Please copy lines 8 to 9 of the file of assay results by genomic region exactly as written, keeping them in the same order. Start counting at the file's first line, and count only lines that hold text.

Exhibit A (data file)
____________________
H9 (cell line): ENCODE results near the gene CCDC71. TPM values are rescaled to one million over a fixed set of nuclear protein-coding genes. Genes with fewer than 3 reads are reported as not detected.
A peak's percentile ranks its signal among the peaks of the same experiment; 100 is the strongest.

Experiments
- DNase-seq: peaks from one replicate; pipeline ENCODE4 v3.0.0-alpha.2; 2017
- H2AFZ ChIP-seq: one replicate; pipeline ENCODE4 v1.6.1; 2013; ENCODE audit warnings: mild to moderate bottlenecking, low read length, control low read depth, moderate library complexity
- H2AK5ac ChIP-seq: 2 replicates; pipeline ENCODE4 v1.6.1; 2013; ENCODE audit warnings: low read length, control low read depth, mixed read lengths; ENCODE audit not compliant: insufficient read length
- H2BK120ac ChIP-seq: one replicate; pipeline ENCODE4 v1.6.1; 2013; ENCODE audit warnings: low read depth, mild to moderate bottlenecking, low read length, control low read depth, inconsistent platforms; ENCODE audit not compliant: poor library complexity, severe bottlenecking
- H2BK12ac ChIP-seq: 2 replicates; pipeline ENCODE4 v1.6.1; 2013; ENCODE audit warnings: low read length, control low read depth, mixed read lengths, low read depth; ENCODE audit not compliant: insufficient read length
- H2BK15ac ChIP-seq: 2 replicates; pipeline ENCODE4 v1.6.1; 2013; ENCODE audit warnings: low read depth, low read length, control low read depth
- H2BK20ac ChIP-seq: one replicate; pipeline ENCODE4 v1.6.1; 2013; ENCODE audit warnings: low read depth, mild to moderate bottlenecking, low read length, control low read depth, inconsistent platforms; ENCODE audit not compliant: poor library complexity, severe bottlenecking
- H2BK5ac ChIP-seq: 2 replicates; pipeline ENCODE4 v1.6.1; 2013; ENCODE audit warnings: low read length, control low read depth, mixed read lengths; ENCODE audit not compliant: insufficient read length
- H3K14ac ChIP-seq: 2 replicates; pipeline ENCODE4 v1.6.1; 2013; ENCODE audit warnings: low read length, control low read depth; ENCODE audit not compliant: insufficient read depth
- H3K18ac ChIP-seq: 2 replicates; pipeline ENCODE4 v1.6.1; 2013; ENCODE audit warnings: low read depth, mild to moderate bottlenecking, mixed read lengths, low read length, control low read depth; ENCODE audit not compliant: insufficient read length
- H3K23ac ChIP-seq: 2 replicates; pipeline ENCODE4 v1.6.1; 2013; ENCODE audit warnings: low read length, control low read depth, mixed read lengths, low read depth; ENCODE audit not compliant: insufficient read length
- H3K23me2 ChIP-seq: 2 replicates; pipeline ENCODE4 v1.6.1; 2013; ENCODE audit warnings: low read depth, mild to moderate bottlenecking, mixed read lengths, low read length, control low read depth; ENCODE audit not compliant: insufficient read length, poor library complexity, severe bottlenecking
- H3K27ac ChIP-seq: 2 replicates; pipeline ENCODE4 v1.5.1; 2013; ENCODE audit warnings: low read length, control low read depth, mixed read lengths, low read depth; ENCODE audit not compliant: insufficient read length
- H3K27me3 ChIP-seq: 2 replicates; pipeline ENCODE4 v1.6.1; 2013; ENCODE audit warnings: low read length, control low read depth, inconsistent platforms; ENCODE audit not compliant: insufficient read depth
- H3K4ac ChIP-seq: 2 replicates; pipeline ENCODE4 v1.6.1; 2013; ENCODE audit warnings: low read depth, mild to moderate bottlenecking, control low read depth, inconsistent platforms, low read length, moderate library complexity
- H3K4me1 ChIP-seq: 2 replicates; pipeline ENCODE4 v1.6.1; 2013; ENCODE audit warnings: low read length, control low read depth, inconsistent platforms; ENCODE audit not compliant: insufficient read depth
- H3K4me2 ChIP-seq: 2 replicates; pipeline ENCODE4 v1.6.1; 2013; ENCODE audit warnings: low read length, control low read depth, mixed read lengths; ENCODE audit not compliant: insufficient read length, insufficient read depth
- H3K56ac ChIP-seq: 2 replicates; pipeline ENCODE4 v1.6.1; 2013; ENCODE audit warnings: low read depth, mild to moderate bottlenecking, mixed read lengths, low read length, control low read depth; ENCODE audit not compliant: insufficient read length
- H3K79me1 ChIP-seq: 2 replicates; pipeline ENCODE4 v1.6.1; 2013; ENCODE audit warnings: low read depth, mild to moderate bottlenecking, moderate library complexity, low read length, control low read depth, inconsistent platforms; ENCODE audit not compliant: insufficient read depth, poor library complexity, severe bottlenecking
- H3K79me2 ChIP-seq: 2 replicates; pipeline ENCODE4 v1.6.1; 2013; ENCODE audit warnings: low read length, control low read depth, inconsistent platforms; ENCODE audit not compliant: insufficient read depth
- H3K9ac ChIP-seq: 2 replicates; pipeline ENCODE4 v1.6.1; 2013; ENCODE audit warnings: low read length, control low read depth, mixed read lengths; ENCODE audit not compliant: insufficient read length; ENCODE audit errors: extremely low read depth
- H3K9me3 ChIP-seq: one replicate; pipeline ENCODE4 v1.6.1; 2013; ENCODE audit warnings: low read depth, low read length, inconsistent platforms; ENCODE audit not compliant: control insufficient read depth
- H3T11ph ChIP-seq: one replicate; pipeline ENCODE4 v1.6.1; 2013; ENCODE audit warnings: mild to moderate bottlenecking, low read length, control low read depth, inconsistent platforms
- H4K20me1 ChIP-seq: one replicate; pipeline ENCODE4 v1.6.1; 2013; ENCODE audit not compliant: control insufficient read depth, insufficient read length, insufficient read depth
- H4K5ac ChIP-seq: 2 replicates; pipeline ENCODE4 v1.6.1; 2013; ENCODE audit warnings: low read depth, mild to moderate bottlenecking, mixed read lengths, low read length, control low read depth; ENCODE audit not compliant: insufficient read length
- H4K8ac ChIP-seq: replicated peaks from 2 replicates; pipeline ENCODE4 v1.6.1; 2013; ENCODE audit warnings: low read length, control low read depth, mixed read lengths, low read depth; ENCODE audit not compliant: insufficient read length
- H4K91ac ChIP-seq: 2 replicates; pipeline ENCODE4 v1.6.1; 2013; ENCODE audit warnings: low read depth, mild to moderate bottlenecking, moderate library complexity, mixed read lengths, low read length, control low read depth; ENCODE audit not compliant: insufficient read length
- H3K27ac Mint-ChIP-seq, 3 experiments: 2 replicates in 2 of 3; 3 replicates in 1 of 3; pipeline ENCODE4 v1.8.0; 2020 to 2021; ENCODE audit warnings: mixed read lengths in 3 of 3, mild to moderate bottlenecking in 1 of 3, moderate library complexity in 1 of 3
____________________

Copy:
- H2BK12ac ChIP-seq: 2 replicates; pipeline ENCODE4 v1.6.1; 2013; ENCODE audit warnings: low read length, control low read depth, mixed read lengths, low read depth; ENCODE audit not compliant: insufficient read length
- H2BK15ac ChIP-seq: 2 replicates; pipeline ENCODE4 v1.6.1; 2013; ENCODE audit warnings: low read depth, low read length, control low read depth